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In Your Words: Giles Bidder – Great Cynics | Lyric Feature

Ahead of their brand new album release, we had a chat with Great Cynics vocalist Giles to find out more about lyric writing and composition.

great cynics

Source: Promo Image

Punk rock group Great Cynics have had their fair share of musical movement with three albums’ and one EP each released through a different label, from 2011’s Don’t Need Much which came from Household Name Records, In The Valley in 2012 through Kind Of Like Records, Like I Belong in  2013 through Bomber Music and 2015’s full-length I Feel Wierd released through Specialist Subject. To say it’s been a busy few years’ would be an understatement.

Next month the band are back with their brand new album POSI and ahead of it’s release we had a chat with vocalist and guitarist Giles Bidder.

Mosh: How does the lyric writing process begin for you – Does the music come first, or the lyrics? Do you collect fragments and ideas when inspiration strikes?

Giles: Unless it’s a riff that comes to mind, our lyrics are often taken from one the of the million lines I have written in the notes on my phone. I’m always writing down bits and bobs – usually taken from things that I’ve said or other people have said that make sense in the context of my thought process. I watch a lot of movies, especially John Hughes ones – so many of our lines have been inspired by his films.

Mosh: Is this process always straightforward for you? Have you ever struggled with ‘writer’s block’ or similar?

G: I have a rule to not force it. After making a record I usually won’t write anything for months afterwards in an exhaustion/grace period. That helps me get perspective, although I sometimes think I might produce better material if I kept on writing after recording – but I just don’t enjoy forcing it, and most of the regrets I have from playing in a band is doing things I don’t like doing for the sake of doing it.

Mosh: Do you go back to lyrics you have previously written and edit or refine them, or is it a case of ‘one and done’? Do you collaborate or share lyrics with other band members and take their feedback on board?

G: A lot of the time I rejig the words so they make more sense – a lot of what I initially write doesn’t make sense and a friend/producer/engineer will be like “yo I’m not sure that actually makes sense…”, so I’ll change it so it does. I’ll say the words out loud when writing and ask for peoples’ opinion – band members and friends.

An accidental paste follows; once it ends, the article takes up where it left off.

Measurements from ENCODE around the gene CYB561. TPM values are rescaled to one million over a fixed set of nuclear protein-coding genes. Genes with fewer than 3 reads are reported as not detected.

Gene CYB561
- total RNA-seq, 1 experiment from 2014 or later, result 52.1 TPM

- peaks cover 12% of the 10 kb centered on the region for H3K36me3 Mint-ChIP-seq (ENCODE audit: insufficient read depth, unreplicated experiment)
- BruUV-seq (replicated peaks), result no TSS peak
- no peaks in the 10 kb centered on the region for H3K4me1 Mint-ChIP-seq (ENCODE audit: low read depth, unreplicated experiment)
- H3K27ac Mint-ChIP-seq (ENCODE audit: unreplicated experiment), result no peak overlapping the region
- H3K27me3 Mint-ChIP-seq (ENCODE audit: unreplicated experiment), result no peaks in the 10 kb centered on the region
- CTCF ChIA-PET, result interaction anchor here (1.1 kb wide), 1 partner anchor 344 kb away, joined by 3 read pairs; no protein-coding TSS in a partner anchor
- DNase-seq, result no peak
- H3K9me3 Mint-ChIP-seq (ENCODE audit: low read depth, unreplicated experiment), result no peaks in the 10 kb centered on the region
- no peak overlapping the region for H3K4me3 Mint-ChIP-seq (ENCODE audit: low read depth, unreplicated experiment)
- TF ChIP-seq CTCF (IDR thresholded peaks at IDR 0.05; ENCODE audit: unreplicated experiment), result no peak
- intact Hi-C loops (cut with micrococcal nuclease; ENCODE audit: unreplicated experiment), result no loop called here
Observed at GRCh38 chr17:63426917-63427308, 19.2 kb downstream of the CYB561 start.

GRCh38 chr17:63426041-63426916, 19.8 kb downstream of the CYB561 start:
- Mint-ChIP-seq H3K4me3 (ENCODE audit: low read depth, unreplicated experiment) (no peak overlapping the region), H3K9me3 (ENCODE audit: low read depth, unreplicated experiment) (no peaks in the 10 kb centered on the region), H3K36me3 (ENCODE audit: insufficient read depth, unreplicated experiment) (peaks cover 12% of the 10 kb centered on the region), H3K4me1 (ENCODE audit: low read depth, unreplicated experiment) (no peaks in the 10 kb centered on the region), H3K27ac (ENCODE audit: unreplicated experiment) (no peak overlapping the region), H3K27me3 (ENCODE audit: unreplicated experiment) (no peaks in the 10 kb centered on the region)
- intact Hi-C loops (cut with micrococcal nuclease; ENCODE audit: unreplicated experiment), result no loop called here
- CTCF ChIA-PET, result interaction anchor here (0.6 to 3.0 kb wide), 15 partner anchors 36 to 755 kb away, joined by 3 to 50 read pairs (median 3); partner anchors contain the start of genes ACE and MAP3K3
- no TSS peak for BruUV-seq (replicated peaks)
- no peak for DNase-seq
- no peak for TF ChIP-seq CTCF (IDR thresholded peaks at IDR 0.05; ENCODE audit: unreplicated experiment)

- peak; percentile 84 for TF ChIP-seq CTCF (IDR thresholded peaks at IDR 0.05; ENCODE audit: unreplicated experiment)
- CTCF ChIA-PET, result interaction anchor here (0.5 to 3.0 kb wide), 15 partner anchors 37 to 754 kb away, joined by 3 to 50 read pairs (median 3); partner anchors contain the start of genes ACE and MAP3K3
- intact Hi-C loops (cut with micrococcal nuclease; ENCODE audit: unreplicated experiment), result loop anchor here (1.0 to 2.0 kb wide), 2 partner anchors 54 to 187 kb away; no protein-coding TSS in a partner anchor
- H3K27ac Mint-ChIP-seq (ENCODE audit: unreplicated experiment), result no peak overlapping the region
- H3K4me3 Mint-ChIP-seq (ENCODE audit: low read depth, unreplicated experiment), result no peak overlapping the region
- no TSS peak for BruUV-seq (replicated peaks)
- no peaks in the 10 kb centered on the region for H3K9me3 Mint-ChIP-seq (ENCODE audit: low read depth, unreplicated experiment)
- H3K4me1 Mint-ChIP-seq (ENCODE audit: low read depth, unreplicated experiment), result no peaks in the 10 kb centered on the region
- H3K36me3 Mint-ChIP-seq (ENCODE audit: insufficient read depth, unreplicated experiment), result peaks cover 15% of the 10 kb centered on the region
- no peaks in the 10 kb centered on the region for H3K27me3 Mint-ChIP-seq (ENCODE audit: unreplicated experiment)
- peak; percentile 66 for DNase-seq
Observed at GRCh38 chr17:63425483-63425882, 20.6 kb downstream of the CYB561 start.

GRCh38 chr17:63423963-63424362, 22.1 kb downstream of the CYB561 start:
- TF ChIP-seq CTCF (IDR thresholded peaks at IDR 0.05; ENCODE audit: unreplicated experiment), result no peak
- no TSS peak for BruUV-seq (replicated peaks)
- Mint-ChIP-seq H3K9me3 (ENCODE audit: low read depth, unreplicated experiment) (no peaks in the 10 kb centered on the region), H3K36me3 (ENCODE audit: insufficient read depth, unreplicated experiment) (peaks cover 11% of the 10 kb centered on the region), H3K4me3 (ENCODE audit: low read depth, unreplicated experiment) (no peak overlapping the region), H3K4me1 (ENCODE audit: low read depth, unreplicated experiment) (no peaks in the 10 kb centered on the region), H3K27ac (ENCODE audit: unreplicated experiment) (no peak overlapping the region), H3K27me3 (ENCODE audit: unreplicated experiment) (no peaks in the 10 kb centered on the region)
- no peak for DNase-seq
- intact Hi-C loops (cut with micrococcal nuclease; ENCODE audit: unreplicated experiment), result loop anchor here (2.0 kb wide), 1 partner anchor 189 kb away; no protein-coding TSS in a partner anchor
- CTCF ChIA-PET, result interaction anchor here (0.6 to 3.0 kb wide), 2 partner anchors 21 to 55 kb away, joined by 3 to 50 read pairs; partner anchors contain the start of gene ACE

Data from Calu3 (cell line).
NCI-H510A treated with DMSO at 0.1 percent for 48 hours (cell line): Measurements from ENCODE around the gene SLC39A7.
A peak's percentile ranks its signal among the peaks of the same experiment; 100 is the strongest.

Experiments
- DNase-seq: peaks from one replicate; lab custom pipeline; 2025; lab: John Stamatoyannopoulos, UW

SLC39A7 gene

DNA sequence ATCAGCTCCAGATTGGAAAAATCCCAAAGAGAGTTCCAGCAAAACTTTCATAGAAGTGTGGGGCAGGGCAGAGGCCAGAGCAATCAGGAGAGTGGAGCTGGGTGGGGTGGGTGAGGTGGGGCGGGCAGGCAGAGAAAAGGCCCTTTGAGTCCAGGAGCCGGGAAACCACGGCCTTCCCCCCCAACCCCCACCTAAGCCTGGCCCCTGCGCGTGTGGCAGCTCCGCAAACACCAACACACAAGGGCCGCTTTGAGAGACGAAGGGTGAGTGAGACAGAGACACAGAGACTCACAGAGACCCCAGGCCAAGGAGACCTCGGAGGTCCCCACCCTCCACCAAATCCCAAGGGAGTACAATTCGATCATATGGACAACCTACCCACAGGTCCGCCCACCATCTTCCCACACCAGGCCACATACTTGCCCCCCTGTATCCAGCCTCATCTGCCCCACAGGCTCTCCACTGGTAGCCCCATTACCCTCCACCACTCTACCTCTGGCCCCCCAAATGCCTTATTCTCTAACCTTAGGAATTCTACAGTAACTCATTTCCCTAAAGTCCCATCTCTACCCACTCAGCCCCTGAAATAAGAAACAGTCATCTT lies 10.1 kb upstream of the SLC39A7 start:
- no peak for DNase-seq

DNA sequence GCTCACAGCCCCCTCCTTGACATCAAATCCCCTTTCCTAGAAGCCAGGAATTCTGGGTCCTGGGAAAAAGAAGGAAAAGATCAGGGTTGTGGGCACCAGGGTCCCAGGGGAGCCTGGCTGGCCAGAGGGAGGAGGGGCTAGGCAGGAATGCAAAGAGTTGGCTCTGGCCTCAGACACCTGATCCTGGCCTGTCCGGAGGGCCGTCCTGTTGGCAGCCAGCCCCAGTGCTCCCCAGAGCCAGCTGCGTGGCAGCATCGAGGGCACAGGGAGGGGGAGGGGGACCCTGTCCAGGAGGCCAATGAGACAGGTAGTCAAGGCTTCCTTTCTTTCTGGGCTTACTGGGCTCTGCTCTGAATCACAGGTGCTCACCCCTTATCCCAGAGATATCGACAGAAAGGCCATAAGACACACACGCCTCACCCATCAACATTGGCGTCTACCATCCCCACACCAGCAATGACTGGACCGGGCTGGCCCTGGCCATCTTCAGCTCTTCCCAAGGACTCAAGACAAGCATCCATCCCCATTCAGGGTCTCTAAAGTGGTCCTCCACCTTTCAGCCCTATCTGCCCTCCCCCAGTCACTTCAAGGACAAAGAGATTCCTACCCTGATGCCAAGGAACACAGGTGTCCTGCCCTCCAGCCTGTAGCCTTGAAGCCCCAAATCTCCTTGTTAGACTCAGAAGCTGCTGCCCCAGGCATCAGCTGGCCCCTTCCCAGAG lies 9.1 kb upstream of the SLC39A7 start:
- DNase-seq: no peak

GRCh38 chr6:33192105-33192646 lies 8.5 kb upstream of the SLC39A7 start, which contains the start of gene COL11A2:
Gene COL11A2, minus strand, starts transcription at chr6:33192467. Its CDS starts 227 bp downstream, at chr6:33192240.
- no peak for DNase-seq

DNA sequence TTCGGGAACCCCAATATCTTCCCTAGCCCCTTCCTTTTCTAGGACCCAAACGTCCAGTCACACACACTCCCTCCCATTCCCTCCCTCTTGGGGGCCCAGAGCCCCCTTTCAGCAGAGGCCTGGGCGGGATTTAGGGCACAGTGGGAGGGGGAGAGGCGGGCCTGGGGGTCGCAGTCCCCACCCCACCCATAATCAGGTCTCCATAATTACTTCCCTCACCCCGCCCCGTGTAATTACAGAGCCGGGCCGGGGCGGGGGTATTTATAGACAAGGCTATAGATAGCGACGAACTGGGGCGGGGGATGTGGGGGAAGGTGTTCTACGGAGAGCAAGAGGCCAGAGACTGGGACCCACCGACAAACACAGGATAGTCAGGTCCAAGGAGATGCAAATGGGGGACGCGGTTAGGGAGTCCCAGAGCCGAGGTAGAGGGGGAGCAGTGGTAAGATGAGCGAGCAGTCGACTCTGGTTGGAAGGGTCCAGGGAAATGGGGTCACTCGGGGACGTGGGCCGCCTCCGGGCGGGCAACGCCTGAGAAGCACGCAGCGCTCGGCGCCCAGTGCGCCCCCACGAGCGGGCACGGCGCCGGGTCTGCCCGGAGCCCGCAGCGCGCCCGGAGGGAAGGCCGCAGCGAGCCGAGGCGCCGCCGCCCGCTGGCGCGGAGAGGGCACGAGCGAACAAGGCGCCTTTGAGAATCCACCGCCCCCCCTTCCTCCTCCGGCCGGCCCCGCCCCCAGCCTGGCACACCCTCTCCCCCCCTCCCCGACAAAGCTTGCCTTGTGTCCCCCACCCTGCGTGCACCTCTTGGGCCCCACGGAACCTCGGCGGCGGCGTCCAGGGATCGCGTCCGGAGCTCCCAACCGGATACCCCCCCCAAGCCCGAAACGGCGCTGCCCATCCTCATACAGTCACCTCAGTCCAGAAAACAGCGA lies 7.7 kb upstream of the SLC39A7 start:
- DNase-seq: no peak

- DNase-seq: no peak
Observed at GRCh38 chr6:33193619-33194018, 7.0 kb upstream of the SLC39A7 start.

Mosh: Are there any bands or artists that have impressed or inspired you lyrically? Do you try and emulate any other lyricists in particular?

G: Father John Misty and Elliott Smith are both huge lyricists for me. I think everyone has their own voice – and their own experiences – which can’t try and be recreated, so I don’t try and recreate anyone myself. Although a few times I’ve accidentally stolen lyrics without knowing, until someone tells me after we’ve recorded it. We have credited those people on the linear notes of the record – if we’ve found out before the release!

Mosh: Do you draw lyrical inspiration from outside of music, such as authors, films or artists?

G: Books, movies, talking to people, accidental eavesdropping on trains and buses… all as much of an inspiration to me as music is.

Mosh: Is there a specific space (mental or physical) where you get ‘in the zone’, or can you write anywhere at any time?

G: Anytime – it can be the first thing in the morning, last thing at night. Sometimes the best stuff I’ve written is when I’m hungover and not thinking about it too much. I find it more inspiring to try not to think about anything at all.

Mosh: Do you choose to publish your lyrics or keep them personal? Is it important that fans be able to access lyrical content?

G: We have all our lryics on our album sleeves and they’re a pivotal part of what our band is about – believing in yourself, doing the best that you can with what you’re given and not caring about how you appear to other people; only to yourself.

Mosh: Can you remember when you began writing lyrics? Was it a conscious choice? Something you drifted into out of necessity?

G: I started writing lyrics when I was 15 out of necessity to take myself out of a place where I felt lonely. Having words and colours floating around my mind kept those demons out.

Mosh: What is your favourite lyric and why?

G: “I don’t know what they want from me, but it’s like the more money we come across the more problems we see”

– Notorious B.I.G.feat. Diddy and Mase

Mosh: What is your favourite lyric that YOU have written?

G: “Waving a butterfly net your thoughts are UFOs/the ones you hold onto take you somewhere you don’t wanna go”

– Butterfly Net, by us…

Mosh: Is there anything you actively try and avoid when writing lyrics? Any topics or themes you think are overdone?

G: There’s a lot of lyrics I regret writing – but at the time they made sense. And I can’t regret that. The lyrics I write down are my thoughts, and there aren’t many thoughts I actively try and avoid. I try and let myself float.

Mosh: Is it important to you that lyrics always tell a story or have meaning?

G: Yeah, some lyrics I’ve written don’t have any context within a story or a meaning, so I haven’t used them. If it doesn’t mean anything, it isn’t anything.

Mosh: Does your knowledge of your vocal delivery have any impact on how you write lyrics? Do you write to fit a vocal style, or fit the delivery to the lyrics?

G: I demo everything on voice notes, so if the pronunciation of a line I’ve written sounds bad on that then I’ll scrap it or try and change it. But if it doesn’t work I move on until I find something that feels and sounds right.

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